Thanks to people spending more time with smartphones and smart speakers, digital audio consumption is on the rise. While advertisers are taking notice, they’re too often moving dollars from one type of audio to another instead of investing new dollars in the larger space. Audio companies encourage this behavior when they pit their type of audio against a competing one, Signal Hill Insights founder Jeff Vidler says.
“Despite all these signs of growth, there is a common assumption that changes in audio consumption represent a zero-sum game—that every hour of ad-supported audio is coming from another form of ad-supported audio,” Vidler in a new blog post, “Helping Brands Think Outside the Audio Box: A Manifesto.” “The truth is far more complicated.”
For example, the growth in music streaming services isn’t coming at the expense of AM/FM radio, but rather from consumers shifting from owning their personal music collection to renting it. Vidler backs this up with Edison Research Share of Ear data showing music streaming, with an 18% share, now leads owned music with a 10% share. That’s an about face from 2014 when owned music accounted for 20% of audio consumption and music streaming services held a 12% share.
The industry is selling audio short by feeding marketplace misconceptions that ad dollars moving to one type of audio should naturally come from another type of audio, Vidler contends. “Sometimes, the easiest path to the sale is to fight for your share of the buy by pitting your type of audio against another,” he writes, especially in a consolidating audio industry where companies operate across multiple platforms. “There’s no value in robbing Peter to pay Paul, especially when Peter and Paul live under the same roof.”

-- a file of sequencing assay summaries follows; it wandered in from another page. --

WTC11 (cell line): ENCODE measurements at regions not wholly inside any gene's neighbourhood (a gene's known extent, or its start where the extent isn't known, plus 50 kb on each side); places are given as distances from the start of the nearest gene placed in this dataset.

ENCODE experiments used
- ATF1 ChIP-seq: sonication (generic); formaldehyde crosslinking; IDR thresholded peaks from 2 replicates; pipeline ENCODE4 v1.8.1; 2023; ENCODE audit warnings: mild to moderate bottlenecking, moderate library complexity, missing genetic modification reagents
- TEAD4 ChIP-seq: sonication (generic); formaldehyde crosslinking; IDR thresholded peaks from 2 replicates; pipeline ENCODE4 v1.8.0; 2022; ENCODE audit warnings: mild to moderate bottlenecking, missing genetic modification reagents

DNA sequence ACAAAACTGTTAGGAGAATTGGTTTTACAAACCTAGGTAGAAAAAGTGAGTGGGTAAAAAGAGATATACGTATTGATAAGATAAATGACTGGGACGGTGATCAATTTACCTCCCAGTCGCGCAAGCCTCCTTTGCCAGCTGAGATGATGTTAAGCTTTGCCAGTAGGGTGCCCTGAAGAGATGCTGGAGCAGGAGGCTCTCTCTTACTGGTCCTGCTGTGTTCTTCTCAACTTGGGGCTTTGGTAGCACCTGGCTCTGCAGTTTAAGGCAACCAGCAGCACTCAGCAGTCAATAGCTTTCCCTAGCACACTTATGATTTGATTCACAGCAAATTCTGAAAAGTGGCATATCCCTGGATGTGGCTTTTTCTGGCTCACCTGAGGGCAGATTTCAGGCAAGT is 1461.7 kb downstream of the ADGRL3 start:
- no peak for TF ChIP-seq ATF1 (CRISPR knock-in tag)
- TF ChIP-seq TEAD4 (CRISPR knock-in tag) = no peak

Instead of fighting for their slice of the audio pie, Vidler offers three suggestions for audio sellers to grow the audio ad universe:
Showcase the unique benefits that each type of audio brings to listeners. Signal Hill recently conducted a need states study that showed the distinct context for ad messages in each type of audio, as Inside Radio reported.
Expand the competitive arena to include other media. Each type of audio delivers its own strengths that can pull ad dollars from other media. AM/FM radio can add to and improve upon other reach media such as TV and outdoor, while music streaming services and broadcast radio streaming meet other digital media on their own turf with the potential for personalization, and podcasts provide “unparalleled engagement,” Vidler suggests.
Commit to educating the ad community. With a fast-changing audio landscape, advertisers and agencies need “the straight goods on how they can navigate the changes to build effective audio campaigns.”
Read Vidler’s complete essay HERE.